• Accelerated and/or hard to control gum or periodontal problems (most commonly associated with the back teeth).
  • Generalized tooth sensitivity, particularly when this sensitivity from time to time increases, decreases and may even go completely away.
  • Difficulty in chewing on certain teeth, particularly if it comes and goes over time.

Head and Neck muscle signs and symptoms:

  • A classic symptom is the individual who wakes up in the middle of the night or in the morning with a headache in the temple area of their head. Typically these individuals find that after massaging the area, these headaches often diminish or go away after about an hour.
  • Stiff and sometimes sore muscles in your cheek area. Again, after massaging these areas, the soreness diminishes or disappears. A similar discomfort can be experienced in the muscles on the side of the neck.
  • Patients who have a very limited jaw opening.

Jaw joint [TMJ] signs and symptoms:

  • Clicking and popping in the jaw joint area upon opening andor closing of the jaw.
  • History of the above although it may have appeared to have gone away (it may have in fact gone away or it may have advanced to a further stage).
  • A history of your jaw locking open.
  • Tenderness in the joint area when chewing.
  • A progressive opening in the space between your upper and lower front teeth when your back teeth are closed together (this is a sign of a fairly serious problem in the jaw joint itself).

We want to make it clear that people having a disharmony between their naturally seated jaw joint position and their fully closed bite may have no signs and symptoms, only one or two of these signs and symptoms, or many of them. This all depends on many factors such as: gender, age, genetics and good or bad fortune. Just as with any system in our body, some people are more resistant or sensitive to disease.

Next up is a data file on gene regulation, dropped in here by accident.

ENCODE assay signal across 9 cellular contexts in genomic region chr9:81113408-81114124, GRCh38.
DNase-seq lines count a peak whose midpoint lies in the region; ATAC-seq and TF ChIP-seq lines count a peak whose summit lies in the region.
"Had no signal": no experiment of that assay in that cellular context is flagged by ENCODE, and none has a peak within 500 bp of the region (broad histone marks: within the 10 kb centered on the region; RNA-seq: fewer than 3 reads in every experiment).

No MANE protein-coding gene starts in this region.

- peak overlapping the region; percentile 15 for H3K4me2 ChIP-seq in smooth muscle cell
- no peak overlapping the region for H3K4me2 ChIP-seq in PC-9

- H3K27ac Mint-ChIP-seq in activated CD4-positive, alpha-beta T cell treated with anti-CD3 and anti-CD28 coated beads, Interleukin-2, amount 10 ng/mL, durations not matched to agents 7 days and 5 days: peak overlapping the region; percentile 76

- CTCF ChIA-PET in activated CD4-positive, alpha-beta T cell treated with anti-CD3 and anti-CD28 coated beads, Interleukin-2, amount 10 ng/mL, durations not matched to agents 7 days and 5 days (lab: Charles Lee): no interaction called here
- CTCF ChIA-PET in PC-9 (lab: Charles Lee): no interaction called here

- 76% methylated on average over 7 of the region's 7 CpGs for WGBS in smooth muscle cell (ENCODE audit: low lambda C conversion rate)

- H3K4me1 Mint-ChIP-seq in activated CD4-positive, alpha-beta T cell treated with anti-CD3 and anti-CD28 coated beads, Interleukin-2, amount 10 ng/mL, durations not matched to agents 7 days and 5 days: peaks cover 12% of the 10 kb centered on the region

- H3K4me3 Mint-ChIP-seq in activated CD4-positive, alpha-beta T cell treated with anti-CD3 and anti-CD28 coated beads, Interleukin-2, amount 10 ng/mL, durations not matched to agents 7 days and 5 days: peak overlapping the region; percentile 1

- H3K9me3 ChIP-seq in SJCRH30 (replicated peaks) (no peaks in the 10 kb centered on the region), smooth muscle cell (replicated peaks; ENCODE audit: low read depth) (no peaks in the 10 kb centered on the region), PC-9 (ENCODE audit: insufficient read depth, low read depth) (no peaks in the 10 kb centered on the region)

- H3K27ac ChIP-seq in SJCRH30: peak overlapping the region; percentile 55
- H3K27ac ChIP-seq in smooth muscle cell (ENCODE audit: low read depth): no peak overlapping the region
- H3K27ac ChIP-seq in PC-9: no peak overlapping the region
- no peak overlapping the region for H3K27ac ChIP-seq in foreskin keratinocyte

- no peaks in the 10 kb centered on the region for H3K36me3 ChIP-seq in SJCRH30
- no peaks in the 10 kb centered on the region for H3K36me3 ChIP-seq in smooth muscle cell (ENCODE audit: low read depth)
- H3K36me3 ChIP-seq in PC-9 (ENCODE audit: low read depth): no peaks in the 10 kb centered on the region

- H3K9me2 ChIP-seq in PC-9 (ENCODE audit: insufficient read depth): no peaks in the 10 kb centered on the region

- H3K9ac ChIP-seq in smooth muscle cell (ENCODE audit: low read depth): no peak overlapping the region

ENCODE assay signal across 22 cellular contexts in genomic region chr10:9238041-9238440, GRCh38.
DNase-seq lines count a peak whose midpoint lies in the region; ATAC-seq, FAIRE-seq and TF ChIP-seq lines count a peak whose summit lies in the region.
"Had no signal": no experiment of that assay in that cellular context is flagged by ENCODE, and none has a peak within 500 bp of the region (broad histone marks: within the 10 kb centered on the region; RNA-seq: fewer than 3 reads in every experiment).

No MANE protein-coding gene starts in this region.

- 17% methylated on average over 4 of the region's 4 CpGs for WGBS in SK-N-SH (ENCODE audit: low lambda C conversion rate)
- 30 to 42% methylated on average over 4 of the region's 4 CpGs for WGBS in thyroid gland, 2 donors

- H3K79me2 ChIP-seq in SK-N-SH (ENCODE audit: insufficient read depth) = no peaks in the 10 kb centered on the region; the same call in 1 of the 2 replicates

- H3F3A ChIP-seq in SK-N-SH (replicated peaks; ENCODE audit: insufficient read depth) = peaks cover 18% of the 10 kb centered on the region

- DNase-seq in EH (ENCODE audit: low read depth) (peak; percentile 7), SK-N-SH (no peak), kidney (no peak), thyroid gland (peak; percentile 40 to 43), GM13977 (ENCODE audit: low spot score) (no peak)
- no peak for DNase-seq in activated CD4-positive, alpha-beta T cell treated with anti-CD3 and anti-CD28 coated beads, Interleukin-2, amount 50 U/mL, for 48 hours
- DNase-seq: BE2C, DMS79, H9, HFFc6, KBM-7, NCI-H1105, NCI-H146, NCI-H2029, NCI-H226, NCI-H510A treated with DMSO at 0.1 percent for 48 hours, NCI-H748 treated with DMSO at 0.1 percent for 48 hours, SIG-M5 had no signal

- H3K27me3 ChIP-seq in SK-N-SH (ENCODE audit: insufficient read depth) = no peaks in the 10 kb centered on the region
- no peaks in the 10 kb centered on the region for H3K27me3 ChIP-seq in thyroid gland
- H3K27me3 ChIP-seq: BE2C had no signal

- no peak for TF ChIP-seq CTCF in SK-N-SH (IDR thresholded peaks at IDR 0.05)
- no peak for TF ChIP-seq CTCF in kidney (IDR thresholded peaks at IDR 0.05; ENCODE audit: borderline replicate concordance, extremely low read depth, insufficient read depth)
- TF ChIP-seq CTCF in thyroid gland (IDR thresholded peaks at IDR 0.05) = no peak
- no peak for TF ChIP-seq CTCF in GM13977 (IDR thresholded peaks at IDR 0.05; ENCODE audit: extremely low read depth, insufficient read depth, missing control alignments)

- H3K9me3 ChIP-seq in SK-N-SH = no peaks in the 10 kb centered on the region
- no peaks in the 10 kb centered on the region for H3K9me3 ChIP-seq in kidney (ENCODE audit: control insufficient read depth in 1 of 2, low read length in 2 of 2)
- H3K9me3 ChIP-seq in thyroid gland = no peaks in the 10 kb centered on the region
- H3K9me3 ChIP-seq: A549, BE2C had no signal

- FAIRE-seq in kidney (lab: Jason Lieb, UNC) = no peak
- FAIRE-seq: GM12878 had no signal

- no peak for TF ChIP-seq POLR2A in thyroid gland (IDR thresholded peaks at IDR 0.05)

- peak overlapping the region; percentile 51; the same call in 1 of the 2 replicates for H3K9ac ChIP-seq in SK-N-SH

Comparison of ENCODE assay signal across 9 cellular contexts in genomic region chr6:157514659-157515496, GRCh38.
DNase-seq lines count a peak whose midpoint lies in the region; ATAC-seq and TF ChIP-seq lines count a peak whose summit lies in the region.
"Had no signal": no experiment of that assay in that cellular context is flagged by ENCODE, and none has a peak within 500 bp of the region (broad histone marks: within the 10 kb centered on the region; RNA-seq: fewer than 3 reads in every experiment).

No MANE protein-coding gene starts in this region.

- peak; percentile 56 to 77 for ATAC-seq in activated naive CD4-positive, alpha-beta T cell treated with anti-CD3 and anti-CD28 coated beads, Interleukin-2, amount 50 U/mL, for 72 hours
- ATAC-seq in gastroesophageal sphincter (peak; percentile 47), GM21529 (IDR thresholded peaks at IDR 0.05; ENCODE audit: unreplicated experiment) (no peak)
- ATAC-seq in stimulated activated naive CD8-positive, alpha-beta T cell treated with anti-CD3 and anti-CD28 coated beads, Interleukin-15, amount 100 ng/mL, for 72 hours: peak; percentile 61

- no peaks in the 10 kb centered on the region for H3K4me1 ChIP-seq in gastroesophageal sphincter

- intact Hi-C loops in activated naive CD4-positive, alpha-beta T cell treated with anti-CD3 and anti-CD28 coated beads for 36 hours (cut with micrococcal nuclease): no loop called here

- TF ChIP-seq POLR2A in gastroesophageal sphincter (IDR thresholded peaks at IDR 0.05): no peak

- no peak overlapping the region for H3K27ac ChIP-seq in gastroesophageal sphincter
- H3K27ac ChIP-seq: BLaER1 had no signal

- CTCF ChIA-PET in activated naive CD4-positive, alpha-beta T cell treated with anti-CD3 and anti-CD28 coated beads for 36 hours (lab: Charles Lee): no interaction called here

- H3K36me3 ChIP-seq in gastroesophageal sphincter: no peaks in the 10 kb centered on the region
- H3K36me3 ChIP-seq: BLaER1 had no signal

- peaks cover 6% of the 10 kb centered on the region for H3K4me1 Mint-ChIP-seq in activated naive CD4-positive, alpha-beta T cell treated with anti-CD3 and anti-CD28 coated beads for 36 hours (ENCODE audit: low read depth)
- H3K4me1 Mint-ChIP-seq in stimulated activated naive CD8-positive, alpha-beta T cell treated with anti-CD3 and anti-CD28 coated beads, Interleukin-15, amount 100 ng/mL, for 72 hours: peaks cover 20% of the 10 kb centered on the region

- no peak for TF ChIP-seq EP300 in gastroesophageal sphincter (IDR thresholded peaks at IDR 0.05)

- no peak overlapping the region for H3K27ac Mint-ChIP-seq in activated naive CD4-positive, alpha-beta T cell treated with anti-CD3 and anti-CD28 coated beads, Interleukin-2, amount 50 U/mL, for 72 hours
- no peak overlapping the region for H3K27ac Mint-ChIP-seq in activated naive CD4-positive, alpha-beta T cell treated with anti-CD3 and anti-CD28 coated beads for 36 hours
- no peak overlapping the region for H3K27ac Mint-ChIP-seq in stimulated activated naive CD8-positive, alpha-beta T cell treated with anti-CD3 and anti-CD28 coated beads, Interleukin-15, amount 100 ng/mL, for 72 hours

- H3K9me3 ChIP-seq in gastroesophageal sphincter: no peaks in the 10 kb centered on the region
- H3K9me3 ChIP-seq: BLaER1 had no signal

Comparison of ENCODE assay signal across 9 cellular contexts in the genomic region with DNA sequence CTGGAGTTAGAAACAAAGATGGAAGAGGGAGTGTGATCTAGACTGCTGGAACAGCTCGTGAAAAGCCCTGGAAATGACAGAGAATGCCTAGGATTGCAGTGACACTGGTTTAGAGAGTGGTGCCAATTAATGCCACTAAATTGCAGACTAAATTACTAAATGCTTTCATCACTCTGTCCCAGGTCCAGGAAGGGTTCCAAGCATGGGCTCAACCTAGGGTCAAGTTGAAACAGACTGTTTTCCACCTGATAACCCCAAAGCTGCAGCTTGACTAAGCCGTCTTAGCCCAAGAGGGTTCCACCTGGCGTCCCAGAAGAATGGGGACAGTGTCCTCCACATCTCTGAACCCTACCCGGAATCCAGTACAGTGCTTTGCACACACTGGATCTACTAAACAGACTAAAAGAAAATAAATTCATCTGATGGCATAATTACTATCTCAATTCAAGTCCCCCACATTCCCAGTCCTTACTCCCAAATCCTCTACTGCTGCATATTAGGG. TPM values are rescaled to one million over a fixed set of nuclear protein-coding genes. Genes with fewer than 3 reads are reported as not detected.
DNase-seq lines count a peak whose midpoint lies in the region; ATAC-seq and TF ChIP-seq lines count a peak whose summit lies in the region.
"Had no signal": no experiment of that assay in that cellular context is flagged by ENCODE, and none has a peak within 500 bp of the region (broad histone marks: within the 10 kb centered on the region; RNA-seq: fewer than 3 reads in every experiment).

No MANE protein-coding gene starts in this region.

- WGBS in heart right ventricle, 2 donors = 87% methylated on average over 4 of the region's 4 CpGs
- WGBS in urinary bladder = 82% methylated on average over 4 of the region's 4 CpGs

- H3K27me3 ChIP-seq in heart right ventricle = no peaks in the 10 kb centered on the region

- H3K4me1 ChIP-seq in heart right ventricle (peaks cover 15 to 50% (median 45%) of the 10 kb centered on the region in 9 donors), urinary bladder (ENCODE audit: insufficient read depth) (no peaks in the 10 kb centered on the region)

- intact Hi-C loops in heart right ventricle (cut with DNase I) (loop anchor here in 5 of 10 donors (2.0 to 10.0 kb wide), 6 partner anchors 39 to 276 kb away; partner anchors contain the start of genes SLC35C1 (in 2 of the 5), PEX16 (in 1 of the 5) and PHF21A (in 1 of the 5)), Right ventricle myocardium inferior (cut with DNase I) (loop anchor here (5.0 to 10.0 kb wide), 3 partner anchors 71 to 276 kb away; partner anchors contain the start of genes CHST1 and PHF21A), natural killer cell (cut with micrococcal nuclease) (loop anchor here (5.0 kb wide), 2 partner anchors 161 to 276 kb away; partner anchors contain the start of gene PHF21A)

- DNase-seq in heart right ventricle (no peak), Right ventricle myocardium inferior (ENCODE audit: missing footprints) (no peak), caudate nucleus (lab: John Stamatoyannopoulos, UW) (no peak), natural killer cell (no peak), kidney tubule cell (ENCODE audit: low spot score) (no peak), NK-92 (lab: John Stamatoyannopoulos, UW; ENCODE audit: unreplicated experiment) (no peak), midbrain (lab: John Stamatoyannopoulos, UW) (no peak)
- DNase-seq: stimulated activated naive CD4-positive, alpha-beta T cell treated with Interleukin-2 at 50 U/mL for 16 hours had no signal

If You Are Concerned

If any of the points listed above seem familiar to you and you are concerned, the following is what we would typically do:

  1. Do a thorough tooth, gum and jaw joint examination.
  2. Depending upon what we find, we may suggest we fabricate a special splint for you. In most cases the splint will be worn at night for anywhere between 3 weeks and 3 months. For more severe cases, we may recommend the patient wear the splint during the daytime as well. This splint will help us ensure that we have identified the source of the problem as your symptoms should disappear or greatly diminish after wearing a properly adjusted splint. At this point, we will take special records of your teeth and jaw relationship to study and determine our next course of action is.
  3. In some cases, you may not need to go through the splint therapy procedure and proceed immediately to the records.